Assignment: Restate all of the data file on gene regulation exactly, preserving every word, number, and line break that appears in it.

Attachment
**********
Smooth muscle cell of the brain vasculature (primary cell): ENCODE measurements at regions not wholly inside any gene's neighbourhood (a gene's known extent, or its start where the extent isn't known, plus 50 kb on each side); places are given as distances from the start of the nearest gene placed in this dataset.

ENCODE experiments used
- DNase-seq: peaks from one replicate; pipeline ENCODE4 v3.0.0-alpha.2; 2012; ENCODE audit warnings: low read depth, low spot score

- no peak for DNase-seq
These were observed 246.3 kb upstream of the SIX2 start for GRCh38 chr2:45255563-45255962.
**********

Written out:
Smooth muscle cell of the brain vasculature (primary cell): ENCODE measurements at regions not wholly inside any gene's neighbourhood (a gene's known extent, or its start where the extent isn't known, plus 50 kb on each side); places are given as distances from the start of the nearest gene placed in this dataset.

ENCODE experiments used
- DNase-seq: peaks from one replicate; pipeline ENCODE4 v3.0.0-alpha.2; 2012; ENCODE audit warnings: low read depth, low spot score

- no peak for DNase-seq
These were observed 246.3 kb upstream of the SIX2 start for GRCh38 chr2:45255563-45255962.